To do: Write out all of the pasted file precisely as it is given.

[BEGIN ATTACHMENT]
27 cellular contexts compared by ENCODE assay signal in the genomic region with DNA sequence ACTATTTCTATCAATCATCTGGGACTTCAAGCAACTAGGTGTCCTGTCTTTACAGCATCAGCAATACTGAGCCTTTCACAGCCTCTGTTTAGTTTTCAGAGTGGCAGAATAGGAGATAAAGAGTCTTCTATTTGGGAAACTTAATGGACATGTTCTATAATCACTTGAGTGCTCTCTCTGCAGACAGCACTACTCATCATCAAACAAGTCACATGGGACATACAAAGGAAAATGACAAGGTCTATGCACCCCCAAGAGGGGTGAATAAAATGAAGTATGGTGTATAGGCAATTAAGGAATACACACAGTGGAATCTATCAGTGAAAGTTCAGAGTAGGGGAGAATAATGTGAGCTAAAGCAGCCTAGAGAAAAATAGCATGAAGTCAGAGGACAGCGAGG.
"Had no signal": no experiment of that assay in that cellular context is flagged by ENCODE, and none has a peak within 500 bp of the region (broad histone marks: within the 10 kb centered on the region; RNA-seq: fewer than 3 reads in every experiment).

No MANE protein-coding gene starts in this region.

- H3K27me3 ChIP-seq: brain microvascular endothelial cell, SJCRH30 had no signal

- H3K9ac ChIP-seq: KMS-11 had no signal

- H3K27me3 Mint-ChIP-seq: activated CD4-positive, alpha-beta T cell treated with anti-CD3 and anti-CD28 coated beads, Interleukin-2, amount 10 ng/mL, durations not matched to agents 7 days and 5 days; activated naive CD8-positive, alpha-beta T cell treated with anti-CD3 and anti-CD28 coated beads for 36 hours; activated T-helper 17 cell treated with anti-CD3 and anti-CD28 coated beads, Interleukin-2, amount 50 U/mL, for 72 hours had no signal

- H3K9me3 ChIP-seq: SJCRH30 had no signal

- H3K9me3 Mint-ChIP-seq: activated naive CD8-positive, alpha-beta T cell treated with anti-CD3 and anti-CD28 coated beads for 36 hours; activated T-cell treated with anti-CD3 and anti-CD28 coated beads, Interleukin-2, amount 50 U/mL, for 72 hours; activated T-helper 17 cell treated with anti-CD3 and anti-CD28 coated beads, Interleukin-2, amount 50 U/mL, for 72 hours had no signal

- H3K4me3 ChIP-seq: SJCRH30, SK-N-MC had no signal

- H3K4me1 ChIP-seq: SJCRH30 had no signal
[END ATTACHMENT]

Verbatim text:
27 cellular contexts compared by ENCODE assay signal in the genomic region with DNA sequence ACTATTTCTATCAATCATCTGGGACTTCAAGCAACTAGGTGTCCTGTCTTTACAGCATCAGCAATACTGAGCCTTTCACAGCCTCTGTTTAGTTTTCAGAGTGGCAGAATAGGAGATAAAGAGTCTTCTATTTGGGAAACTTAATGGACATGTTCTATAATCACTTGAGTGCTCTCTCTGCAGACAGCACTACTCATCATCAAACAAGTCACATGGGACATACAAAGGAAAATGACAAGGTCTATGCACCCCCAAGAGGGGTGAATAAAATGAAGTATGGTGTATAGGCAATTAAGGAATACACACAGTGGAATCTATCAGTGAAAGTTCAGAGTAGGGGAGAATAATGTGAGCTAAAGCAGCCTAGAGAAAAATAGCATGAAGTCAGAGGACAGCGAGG.
"Had no signal": no experiment of that assay in that cellular context is flagged by ENCODE, and none has a peak within 500 bp of the region (broad histone marks: within the 10 kb centered on the region; RNA-seq: fewer than 3 reads in every experiment).

No MANE protein-coding gene starts in this region.

- H3K27me3 ChIP-seq: brain microvascular endothelial cell, SJCRH30 had no signal

- H3K9ac ChIP-seq: KMS-11 had no signal

- H3K27me3 Mint-ChIP-seq: activated CD4-positive, alpha-beta T cell treated with anti-CD3 and anti-CD28 coated beads, Interleukin-2, amount 10 ng/mL, durations not matched to agents 7 days and 5 days; activated naive CD8-positive, alpha-beta T cell treated with anti-CD3 and anti-CD28 coated beads for 36 hours; activated T-helper 17 cell treated with anti-CD3 and anti-CD28 coated beads, Interleukin-2, amount 50 U/mL, for 72 hours had no signal

- H3K9me3 ChIP-seq: SJCRH30 had no signal

- H3K9me3 Mint-ChIP-seq: activated naive CD8-positive, alpha-beta T cell treated with anti-CD3 and anti-CD28 coated beads for 36 hours; activated T-cell treated with anti-CD3 and anti-CD28 coated beads, Interleukin-2, amount 50 U/mL, for 72 hours; activated T-helper 17 cell treated with anti-CD3 and anti-CD28 coated beads, Interleukin-2, amount 50 U/mL, for 72 hours had no signal

- H3K4me3 ChIP-seq: SJCRH30, SK-N-MC had no signal

- H3K4me1 ChIP-seq: SJCRH30 had no signal